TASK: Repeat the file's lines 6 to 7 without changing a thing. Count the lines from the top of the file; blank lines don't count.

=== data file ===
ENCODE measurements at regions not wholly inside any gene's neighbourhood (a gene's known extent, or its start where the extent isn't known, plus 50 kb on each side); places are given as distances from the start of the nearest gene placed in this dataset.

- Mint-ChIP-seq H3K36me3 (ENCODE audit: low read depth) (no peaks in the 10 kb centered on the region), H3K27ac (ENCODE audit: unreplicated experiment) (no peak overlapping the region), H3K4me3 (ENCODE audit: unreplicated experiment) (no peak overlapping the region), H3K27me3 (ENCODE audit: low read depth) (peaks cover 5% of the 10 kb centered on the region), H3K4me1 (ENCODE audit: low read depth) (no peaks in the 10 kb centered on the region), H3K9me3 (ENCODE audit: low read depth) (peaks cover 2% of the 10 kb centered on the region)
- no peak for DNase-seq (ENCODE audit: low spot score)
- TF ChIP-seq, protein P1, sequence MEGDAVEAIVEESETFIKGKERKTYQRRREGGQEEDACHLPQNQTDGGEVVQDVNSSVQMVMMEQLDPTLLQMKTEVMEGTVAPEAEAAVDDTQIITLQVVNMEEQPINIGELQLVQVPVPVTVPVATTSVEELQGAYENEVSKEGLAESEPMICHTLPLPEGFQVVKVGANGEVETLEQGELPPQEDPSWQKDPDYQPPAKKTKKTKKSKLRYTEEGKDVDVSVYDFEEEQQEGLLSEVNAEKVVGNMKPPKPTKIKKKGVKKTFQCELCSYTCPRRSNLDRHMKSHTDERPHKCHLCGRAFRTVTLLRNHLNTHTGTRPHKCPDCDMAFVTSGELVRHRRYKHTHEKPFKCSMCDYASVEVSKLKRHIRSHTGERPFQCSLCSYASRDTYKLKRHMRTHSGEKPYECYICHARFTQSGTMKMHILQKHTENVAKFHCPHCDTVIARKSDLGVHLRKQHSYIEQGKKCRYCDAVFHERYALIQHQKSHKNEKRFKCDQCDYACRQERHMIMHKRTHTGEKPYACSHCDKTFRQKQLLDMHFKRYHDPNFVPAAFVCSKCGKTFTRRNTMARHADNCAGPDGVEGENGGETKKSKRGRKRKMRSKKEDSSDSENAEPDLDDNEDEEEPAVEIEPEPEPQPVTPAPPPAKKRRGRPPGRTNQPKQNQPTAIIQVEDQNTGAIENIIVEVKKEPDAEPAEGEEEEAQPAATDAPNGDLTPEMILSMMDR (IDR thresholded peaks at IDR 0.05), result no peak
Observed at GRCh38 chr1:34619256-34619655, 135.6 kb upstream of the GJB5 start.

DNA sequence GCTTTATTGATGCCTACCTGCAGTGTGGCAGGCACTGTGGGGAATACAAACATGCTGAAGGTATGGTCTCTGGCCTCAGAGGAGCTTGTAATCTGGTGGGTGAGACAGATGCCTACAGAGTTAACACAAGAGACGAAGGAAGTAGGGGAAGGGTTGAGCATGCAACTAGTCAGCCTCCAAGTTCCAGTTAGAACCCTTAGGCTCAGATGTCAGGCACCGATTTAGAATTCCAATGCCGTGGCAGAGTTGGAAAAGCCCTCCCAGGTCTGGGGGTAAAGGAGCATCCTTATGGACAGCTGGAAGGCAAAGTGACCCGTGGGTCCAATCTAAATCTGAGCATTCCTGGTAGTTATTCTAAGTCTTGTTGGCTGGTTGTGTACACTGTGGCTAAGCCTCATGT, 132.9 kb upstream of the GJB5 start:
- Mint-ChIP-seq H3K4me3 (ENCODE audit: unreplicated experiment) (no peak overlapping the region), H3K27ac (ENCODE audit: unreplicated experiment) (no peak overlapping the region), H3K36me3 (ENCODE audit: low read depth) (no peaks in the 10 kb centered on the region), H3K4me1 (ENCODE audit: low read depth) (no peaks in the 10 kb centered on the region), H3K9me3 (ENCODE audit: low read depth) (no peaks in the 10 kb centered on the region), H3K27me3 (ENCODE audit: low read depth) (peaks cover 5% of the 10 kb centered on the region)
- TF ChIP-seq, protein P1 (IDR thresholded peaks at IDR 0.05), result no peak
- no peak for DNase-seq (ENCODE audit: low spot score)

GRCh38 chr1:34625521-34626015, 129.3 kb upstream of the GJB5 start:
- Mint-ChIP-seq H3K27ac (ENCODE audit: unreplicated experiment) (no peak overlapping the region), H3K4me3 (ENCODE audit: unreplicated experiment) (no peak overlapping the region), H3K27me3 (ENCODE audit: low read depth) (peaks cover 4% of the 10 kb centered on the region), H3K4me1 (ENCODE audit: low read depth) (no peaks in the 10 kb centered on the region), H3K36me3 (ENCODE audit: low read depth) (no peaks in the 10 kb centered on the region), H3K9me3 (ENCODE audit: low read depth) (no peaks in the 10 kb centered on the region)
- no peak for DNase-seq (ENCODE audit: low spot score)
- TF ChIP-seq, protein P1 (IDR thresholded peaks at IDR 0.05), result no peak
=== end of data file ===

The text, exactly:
DNA sequence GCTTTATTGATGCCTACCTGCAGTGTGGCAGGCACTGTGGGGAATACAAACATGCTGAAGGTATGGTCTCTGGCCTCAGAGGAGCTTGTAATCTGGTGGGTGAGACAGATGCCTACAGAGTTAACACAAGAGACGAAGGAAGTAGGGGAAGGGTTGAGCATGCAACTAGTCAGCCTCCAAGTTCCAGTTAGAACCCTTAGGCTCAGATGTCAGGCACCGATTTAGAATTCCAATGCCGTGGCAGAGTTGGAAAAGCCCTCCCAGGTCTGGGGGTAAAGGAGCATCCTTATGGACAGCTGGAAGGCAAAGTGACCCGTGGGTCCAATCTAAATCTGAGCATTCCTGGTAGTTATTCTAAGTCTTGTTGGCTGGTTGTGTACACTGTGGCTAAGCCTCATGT, 132.9 kb upstream of the GJB5 start:
- Mint-ChIP-seq H3K4me3 (ENCODE audit: unreplicated experiment) (no peak overlapping the region), H3K27ac (ENCODE audit: unreplicated experiment) (no peak overlapping the region), H3K36me3 (ENCODE audit: low read depth) (no peaks in the 10 kb centered on the region), H3K4me1 (ENCODE audit: low read depth) (no peaks in the 10 kb centered on the region), H3K9me3 (ENCODE audit: low read depth) (no peaks in the 10 kb centered on the region), H3K27me3 (ENCODE audit: low read depth) (peaks cover 5% of the 10 kb centered on the region)